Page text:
If Peggy’s the budding feminist warrior, then Faye is the true pioneer.  She’s a doctor, she’s single, and she doesn’t have any children and -- guess what -- she likes it that way.  As Faye tells Don, “I love children, but I chose to be where I am.  I don’t view it as a failure.” Faye’s brief interactions with Sally were almost unbearably awkward, but it shows you just how far we haven’t come that I was inclined to judge Faye for her lack of touch with children. The same might be said for Betty, who, as we all know by now, is a rotten mother -- a fact which everyone from January Jones to New York Magazine likes to belabor.

But Don is a god-awful parent, too. When Sally acts out emotionally — cutting her hair or showing up at his office unannounced — Don's knee-jerk reaction is selfish, not sympathetic.  His concern is how much Betty will yell at him, not how much pain his daughter is in.  Don and Sally do have a bond, and that's why I wish he would fight for her, just a bit. Sally's already learning hard lessons about the limits of female devotion.  No matter how many slices of rum-soaked french toast she makes for her dad, that doesn't mean he'll rescue her.  My feeling is, if Don wanted to spend more time with Sally, he could. She asks to live with him, and the only excuse Don can conjure is, "But where will you go to school?"  By literally yanking Sally out the door, and forcing her to go back to a mother who doesn't want her around, Don exacerbates her already-deep psychic wounds.   

It’s heartbreaking that the only compassion anyone shows to Sally comes from Megan, a virtual stranger. I’m still not totally sure how to interpret Megan’s role in this episode, but there was something especially touching about the empathy she displayed.  While everyone else -- men and women alike -- stood around, agape at Sally’s outburst, Megan embraces her.  “I fall all the time,” she tells her.   It’s probably not true -- Megan strikes me as someone who never even has dirt under her nails, never mind wiping out on a hard linoleum floor -- but somehow it’s the exact right thing to say. Peggy might be the creative genius, and Joan the managerial one, but Megan is the only truly kind person on the show.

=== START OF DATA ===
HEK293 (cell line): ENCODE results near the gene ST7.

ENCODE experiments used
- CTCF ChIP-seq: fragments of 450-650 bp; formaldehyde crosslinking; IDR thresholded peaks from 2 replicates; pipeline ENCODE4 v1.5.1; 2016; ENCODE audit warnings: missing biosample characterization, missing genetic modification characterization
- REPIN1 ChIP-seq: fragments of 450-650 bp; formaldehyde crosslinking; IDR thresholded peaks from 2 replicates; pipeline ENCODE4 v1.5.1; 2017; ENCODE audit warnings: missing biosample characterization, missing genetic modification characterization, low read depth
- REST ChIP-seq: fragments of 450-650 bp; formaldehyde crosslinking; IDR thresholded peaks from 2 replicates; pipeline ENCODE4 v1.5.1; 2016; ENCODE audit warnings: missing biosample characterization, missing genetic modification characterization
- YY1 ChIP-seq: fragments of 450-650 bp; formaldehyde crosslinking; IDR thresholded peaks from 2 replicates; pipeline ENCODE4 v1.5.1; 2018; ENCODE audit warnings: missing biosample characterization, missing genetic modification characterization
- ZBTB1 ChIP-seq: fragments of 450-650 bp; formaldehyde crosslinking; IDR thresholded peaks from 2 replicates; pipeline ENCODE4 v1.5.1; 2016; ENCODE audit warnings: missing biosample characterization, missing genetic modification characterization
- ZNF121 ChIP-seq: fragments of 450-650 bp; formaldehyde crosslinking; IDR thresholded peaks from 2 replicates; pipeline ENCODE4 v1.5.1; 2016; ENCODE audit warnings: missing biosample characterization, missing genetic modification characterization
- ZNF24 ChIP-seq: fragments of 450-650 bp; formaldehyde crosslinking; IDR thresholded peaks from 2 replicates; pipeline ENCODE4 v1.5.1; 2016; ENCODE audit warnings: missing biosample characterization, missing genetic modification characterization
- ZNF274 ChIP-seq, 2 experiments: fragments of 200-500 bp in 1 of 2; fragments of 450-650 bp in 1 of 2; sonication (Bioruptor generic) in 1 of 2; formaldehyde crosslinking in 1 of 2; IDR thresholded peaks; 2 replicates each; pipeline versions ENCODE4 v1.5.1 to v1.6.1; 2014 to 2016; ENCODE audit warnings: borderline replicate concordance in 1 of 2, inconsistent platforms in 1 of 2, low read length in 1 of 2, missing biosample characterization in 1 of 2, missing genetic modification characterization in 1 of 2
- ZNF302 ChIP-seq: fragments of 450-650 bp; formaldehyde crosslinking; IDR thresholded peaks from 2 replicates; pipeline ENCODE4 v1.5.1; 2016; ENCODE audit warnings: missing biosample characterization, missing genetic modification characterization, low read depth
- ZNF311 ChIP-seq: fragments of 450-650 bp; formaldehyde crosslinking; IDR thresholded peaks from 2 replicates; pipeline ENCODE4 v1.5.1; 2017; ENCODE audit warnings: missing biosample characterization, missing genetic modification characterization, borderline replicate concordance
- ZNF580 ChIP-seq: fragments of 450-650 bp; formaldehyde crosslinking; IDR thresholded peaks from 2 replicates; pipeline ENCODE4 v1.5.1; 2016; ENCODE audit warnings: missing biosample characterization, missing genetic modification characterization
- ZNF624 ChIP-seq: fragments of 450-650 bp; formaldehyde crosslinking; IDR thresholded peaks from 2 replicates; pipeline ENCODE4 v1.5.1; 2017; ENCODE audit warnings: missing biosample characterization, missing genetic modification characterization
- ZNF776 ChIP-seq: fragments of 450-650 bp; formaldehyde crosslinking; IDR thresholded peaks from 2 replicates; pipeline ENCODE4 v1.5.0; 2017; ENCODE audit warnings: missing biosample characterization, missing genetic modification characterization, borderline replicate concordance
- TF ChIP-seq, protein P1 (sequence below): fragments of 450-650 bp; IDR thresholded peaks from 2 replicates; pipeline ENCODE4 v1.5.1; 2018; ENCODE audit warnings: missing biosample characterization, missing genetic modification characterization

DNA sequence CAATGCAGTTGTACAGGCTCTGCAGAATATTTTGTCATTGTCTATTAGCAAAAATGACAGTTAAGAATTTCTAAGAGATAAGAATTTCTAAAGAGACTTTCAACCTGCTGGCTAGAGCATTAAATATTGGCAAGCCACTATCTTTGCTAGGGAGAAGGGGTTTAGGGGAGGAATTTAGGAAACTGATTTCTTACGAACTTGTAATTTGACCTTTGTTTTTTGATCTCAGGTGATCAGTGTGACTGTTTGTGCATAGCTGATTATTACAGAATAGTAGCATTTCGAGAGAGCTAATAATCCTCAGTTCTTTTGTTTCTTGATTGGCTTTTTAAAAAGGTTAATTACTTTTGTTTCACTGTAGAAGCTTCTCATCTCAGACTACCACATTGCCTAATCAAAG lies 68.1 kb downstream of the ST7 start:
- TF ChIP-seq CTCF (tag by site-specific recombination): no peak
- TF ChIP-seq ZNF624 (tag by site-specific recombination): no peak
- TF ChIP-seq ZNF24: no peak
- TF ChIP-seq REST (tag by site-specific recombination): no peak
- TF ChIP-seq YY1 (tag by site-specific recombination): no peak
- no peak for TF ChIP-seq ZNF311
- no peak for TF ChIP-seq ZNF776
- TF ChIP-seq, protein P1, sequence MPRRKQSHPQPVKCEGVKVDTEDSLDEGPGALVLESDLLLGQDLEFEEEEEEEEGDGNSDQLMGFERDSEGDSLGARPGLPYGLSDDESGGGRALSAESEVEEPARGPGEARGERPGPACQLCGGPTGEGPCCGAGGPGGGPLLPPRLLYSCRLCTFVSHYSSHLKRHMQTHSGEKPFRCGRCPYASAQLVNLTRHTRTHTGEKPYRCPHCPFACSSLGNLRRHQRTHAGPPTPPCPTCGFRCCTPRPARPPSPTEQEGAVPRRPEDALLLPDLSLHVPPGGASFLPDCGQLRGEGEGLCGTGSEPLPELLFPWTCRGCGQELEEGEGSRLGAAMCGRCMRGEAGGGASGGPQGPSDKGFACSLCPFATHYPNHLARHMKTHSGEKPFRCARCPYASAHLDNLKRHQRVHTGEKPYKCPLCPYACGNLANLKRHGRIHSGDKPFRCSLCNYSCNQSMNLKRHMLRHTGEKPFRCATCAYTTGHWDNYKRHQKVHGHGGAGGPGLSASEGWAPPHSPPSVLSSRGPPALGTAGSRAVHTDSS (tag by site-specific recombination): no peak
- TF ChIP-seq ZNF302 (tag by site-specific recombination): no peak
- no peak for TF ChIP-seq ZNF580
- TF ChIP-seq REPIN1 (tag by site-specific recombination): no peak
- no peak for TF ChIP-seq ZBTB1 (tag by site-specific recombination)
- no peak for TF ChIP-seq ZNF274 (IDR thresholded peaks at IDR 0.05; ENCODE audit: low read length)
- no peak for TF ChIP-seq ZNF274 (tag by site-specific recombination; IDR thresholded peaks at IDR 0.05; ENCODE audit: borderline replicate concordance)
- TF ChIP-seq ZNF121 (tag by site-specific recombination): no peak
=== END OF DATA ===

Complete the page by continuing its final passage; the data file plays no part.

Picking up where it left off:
While all manner of feminine virtues were on display this week, masculinity was under siege.   SCDP’s campaign for Fillmore Auto Parts is built on this exact idea: Men can makes themselves feel useful — can tap into the “mechanic” inside of them -- with a trip to Fillmore.  Of course, it’s a gambit aimed at emasculated white-collar men who "don't know how to hunt or swing a hammer or fix their cars."  Many of these men, it’s clear, aren't so hot at their office jobs, either.  Roger is too lazy to sign documents with his full signature, while Bert Cooper sits around doing crossword puzzles in the lobby.  When Miss Blankenship dies, it’s Joan who has to step in to write the obituary and deal with the body.  And when Roger and Joan are mugged, Roger hands over his watch, wallet and wedding ring -- as well as Joan’s -- without blinking.  Granted, it was the right thing to do under the circumstances, but still.  Point being, these men are unable to fulfill their stereotypical roles as providers, protectors, or leaders in moments of crisis.